d. Load the Linux img

initrd /boot/vmlinux-linux-lts.img

Then Run


You will be able to boot the desired OS. [1]

Link Aggregation LAG(IEEE 802.3ad)

Yesterday my colleague asked me about LAG, whats the meaning of LAG and what’s the use of it?

What does Link Aggregation (LAG) mean?

Link aggregation (LAG) is used to describe various methods for using multiple parallel network connections to increase throughput beyond the limit that one link (one connection) can achieve. For link aggregation, physical ports must reside on a single switch. Split Multi-Link Trunking (SMLT) and Routed-SMLT (RSMLT) remove this limitation and physical ports are allowed to connect/split between two switches. This term is also known as Multi-Link Trunking (MLT), Link Bundling, Ethernet/Network/NIC Bonding or NIC teaming.

Link Aggregation (LAG) :

Link aggregation is a technique used in a high-speed-backbone network to enable the fast and inexpensive transmission of bulk data. The best feature of link aggregation is its ability to enhance or increase the network capacity while maintaining a fast transmission speed and not changing any hardware devices, thus reducing cost. Cost Effectiveness LAG is a very common technique for establishing a new network infrastructure using extra cabling above the current requirements. Labor cost is much more than the cost of cabling. Thus, when a network extension is required, the extra cables are used without incurring any additional labor. However, this can be done only when extra ports are available. Higher-Link Availability This is the best feature of LAG. A communication system keeps working even when a link fails. In such situations, link capacity is reduced but data flow is not interrupted. Network Backbone Formerly, there were many techniques used for networking, but IEEE standards are always preferred. LAG supports network load balancing. Different load balancing algorithms are set by network engineers or administrators. Furthermore, network speed is increased by small increments, saving both resources and cost. Limitations With all kinds of implementations, each link and piece of hardware is standardized and engineered to not affect the network efficiency or link speed. Additionally, with single-switching all kind of ports (802.3ad, broadcast, etc.) must reside on a single switch or the same logical switch.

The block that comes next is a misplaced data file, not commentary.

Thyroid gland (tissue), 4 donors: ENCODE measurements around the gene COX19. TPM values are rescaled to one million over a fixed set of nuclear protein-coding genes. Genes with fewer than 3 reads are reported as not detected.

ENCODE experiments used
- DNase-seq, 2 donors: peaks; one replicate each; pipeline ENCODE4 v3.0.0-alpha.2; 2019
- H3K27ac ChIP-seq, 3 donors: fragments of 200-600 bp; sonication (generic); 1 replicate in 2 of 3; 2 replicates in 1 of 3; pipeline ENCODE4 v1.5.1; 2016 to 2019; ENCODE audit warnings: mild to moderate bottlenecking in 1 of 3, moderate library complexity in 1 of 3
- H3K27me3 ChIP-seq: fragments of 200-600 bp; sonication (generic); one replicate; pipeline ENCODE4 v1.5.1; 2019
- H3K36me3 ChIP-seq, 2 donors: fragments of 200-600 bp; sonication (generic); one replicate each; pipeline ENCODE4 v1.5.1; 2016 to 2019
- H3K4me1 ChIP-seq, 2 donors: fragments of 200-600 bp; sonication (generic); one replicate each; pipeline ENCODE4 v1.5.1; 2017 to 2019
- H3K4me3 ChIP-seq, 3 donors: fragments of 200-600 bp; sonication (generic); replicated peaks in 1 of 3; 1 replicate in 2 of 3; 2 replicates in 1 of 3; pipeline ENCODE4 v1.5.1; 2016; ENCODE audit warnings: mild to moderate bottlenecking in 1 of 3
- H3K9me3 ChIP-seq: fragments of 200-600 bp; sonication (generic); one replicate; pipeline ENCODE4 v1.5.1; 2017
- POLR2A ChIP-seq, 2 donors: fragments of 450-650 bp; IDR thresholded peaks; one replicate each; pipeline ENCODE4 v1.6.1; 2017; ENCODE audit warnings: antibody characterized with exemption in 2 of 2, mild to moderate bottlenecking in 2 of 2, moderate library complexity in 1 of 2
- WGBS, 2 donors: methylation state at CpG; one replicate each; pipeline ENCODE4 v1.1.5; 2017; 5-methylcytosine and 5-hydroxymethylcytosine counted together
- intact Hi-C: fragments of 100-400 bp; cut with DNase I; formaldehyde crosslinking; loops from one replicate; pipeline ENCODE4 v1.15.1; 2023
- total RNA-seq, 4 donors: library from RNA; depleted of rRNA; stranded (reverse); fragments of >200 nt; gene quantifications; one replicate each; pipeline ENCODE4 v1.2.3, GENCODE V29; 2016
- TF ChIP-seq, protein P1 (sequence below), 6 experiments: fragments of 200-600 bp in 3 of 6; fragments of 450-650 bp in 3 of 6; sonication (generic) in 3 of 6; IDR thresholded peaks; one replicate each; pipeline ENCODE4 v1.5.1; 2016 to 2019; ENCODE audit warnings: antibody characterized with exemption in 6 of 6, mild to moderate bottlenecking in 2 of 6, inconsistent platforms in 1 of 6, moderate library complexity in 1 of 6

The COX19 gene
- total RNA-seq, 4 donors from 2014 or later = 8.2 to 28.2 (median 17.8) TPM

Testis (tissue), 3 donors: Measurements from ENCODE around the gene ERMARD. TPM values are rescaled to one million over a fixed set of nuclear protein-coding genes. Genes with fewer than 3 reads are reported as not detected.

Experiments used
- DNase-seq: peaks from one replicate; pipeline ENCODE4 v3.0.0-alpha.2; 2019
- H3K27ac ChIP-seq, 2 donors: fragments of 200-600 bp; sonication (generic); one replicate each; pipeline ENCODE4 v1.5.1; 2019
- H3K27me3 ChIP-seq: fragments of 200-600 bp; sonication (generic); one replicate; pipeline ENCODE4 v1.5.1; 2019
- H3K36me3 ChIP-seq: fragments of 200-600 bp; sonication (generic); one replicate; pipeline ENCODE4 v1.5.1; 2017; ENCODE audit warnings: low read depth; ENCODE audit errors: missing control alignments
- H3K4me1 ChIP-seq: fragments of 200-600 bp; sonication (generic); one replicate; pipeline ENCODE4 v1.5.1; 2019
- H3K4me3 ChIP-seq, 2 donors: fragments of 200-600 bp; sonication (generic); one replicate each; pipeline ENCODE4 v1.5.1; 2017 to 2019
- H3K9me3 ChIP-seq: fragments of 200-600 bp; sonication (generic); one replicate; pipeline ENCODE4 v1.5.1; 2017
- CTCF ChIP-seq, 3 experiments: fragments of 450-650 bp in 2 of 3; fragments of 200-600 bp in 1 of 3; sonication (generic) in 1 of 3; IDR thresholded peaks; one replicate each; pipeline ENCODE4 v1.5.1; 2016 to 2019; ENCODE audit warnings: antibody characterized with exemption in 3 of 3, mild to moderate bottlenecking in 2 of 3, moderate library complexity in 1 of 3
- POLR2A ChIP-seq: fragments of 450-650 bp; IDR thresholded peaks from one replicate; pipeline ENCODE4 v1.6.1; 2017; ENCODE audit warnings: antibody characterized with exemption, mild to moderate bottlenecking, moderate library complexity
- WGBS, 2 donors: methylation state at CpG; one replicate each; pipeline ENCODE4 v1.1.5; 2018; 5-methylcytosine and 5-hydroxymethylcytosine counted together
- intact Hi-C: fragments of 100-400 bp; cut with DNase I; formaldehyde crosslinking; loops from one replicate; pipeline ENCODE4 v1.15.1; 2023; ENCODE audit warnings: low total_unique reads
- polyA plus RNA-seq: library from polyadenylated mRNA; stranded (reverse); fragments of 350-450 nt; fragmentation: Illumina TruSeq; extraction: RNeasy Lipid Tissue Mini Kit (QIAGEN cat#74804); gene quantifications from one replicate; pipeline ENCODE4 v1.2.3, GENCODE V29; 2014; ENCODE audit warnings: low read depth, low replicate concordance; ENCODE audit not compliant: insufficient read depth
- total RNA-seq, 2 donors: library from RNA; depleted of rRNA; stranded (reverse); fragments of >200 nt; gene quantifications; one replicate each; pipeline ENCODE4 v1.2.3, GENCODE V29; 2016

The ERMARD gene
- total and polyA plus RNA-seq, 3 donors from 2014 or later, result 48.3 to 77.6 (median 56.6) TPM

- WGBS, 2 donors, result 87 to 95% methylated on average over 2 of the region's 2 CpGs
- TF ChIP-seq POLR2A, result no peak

How to setup LAG in linux BOX

Thanx to Techopedia

OpenSSL “HeartBleed” Bug


Monday afternoon, the IT world got a very nasty wakeup call, an emergency security advisory from the OpenSSL project warning about an open bug called “Heartbleed.” The bug could be used to pull a chunk of working memory from any server running their current software. There was an emergency patch, but until it was installed, tens of millions of servers were exposed. Anyone running a server was suddenly in crisis mode.

If the “Heartbleed” name sounds dramatic, this bug seems to live up to the hype. It’s already far worse than the GoToFail bug that embarrassed Apple earlier this year, both by the scale of computers affected and the depth of the breach. The new bug would let attackers pull the private keys to the server, letting attackers listen in on data traffic and potentially masquerade as the server. Even worse, it’s old: the bug dates back two years, and it’s still unclear how long anyone’s known about it.

OpenSSL isn’t widely known outside of the coding world, but as many as two out of three servers on the web rely on its software. The sudden reveal means anyone involved is now scrambling for a fix. Already, Yahoo has been exposed by the bug, and experts have advised any Yahoo users to steer clear of their accounts until the company has time to update their servers. (A Yahoo representative tells The Verge the core sites are now patched, although the team is still working to implement the fix across the rest of the site.) Dozens of other smaller companies have also reportedly been affected, including Imgur, Flickr, and LastPass (although LastPass says no unencrypted data was exposed). “It is catastrophically bad, just a hugely damaging bug,” says ICSI security researcher Nicholas Weaver.